14. I think Bogart is the well-dressed man of Chandler's writing. Well-dressed to play a part as he was calling on a wealthy individual. It's hard to gain the confidence of someone affluent without the demeanor, competence and vestments that lend an air of familiarity, sophistication and sociability to Sternwood's standing. But you get the feeling that this is not how he always dresses or behaves. It's a game and he knows it. From the moment Carmen eyes him and begins her equivocating, Marlowe is the very picture of calm, cool and collected. But under the harsh scrutiny of Sternwood, in his pressure cooker greenhouse, he renders his vestments and is the common man, down to earth, hard working, rolling his sleeves to get down to business. I think he has a similar character portrayal in The Maltese Falcon. He's never shaken. Calm in all matters, even when guns are pointed at him. I think that's what makes his character likable. I think that is also why so many admire his characters. We would all like think that we would be so unruffled in these same dramatic and dangerous moments.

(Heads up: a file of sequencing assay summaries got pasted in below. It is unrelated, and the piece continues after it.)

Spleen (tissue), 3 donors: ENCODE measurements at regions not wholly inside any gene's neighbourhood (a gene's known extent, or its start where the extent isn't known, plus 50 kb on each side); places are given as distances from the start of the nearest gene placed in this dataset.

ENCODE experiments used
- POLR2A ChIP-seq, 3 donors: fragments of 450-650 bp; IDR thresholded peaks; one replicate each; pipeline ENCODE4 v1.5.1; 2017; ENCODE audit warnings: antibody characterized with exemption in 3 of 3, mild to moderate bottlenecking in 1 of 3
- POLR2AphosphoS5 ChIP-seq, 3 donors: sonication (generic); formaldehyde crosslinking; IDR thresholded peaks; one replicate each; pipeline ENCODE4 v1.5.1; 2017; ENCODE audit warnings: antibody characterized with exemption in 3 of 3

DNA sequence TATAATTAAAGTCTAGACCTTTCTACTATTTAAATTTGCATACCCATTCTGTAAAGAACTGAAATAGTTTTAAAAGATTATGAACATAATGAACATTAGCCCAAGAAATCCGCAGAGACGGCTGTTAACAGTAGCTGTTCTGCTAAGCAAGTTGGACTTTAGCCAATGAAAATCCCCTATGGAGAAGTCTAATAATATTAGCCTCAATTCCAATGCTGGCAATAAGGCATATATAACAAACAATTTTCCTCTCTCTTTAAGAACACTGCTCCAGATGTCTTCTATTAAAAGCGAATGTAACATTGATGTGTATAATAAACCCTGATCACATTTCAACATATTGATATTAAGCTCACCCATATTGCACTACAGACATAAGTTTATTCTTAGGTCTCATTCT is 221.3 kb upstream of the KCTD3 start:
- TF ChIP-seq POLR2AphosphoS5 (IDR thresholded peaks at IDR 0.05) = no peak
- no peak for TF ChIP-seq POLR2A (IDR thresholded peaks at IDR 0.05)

15. I agree that the credits at the opening of the film seem to lead us to the feeling that this is a noir film. Stark contrasts of the lettering against the background shots and the foreboding musical direction by Andre Previn. Then there's a break from that to the mood and atmosphere that is represented by the documentary style filming with long shots and an authoritative narrator. The words that come to mind are fact, truth, law, order, organization. Each geometrical shape of the land and the lines form borders and parameters. Trees like a pegboard giving us orderly content. Everything in its place. And eventually, everyone. Borders of fencing and geometric confinement hold back the people. The fact that noir has eased itself into another genre tells me that this style was a desired style by more than just crime stories. Anything can be twisted to give a foreboding feeling or a sense of misdirection. I like that it challenges the intellectual in us not to assume anything on first viewing. We become cynical, choosing what to believe not by what we see or hear, but by what we feel. Trusting your gut becomes a virtue in film noir. I think that this film clip leads us to see how the "art" of noir can be applied to different genres. If it works in detective stories, I wonder what it can do for a documentary style film or a historical drama? I think we can believe that nothing is sacred. Noir is contradiction.